John M. Liew
25 years of experience
20 years at AQR
Ph.D., M.B.A., University of Chicago
B.A., University of Chicago
John, a Founder and the head of the Global Asset Allocation team at AQR, oversees the research, portfolio management and trading associated with that strategy. Prior to AQR, he worked at Goldman, Sachs & Co. as a portfolio manager in the Asset Management Division where he developed and managed quantitative trading strategies. He began his career at Trout Trading, developing quantitative market-neutral stock-selection strategies. John has published articles in The Journal of Portfolio Management and Financial Analysts Journal, and has received the Bernstein Fabozzi/Jacobs Levy award and the Graham and Dodd award for his articles. John is a member of the University of Chicago’s Board of Trustees and sits on the university’s investment committee.
He earned a B.A. in economics from the University of Chicago, where he was elected a member of Phi Beta Kappa, and went on to earn an M.B.A. and a Ph.D. in finance, also from Chicago.
Winner of the Bernstein Fabozzi/Jacobs Levy Award for his research.
Winner of the Graham and Dodd Award for his research.
Member of the Board of Trustees of the University of Chicago.
Member of the University of Chicago's Investments Committee.
Three Questions with John
Twenty years ago, what did you hope to accomplish when you founded AQR?
I wish we could say that the 20-year plan from day one was to be a $200B asset manager. Unfortunately, given the inherent volatility in our industry, it’s impossible to plan at that horizon. When we started AQR, our hopes were much more modest. We felt like we were onto an approach to investing that was good and novel, and we felt like we could build a business around doing this. It brought together the combination of being able to do work that we found really fascinating with the excitement of doing something that could be commercially successful. That combo was really appealing to us!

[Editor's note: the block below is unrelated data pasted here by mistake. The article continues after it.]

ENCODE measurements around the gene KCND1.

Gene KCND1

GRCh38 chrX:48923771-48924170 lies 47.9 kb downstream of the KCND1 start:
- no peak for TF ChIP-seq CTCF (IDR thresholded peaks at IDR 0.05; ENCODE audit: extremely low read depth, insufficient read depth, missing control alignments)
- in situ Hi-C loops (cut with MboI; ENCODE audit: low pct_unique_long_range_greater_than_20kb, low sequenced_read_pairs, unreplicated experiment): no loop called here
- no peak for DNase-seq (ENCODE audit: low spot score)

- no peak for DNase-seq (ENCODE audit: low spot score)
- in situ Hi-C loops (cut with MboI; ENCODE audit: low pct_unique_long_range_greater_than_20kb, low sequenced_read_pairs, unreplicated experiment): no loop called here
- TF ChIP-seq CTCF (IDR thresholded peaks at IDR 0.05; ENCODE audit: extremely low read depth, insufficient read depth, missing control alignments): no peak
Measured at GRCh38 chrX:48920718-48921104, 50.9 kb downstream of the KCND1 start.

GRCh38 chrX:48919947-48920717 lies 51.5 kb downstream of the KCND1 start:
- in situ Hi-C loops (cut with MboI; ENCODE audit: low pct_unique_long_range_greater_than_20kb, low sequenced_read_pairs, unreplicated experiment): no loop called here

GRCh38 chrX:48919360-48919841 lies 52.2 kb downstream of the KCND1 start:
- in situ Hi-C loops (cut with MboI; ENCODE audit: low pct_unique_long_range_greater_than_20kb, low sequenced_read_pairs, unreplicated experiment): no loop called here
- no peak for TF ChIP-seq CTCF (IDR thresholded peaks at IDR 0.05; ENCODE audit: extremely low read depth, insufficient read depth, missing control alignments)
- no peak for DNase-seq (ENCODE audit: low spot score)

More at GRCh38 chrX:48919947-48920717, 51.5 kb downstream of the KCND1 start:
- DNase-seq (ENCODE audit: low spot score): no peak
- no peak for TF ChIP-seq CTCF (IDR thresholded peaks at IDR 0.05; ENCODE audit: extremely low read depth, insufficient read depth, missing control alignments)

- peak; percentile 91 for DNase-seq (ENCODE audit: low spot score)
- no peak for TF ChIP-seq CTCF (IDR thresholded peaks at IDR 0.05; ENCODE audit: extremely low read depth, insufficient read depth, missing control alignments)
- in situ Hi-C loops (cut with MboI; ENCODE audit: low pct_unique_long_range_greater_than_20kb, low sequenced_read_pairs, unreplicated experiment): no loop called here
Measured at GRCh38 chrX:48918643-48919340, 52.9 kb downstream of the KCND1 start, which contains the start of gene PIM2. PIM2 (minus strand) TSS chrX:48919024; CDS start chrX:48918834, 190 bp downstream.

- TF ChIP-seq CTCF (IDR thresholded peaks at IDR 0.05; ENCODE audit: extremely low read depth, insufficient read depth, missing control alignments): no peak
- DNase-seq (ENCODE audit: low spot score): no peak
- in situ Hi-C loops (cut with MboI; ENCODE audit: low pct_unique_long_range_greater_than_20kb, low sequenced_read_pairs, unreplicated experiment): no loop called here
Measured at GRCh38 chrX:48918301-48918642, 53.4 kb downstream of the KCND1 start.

What's your proudest moment or biggest accomplishment in your 20 years at AQR?
All too often in our industry I see firms look at who’s making money and say, “If those guys are making money doing that, we can too.” One of the things that I’m most proud of is that we’ve never taken this kind of a “me-too” approach to building AQR. We’ve always tried to think from our first principles about what we’re good at and how we can utilize our comparative advantages to create investment products that both help our clients and that aren’t already being done elsewhere. I believe this approach has led to some truly innovative ideas.
Why does AQR publish its investment research? Shouldn’t you keep these ideas proprietary?
I think a big part of it is our academic roots. In academia you’re supposed to share insights, and that ethic stayed with us even after we went to Wall Street. In the early days, writing academic papers felt like something we were not supposed to do at work, so we did it on the weekends because we thought it was fun. However, as the years have gone by I feel like the body of published work has had a hugely beneficial impact on how the world views AQR. It’s a bit ironic that if there were one golden rule of being a quant money manager, it is that you should keep your good ideas secret. In a way, AQR has been an experiment where you do the exact opposite of what you’re supposed to do, and it’s turned out to have been a really good thing for us.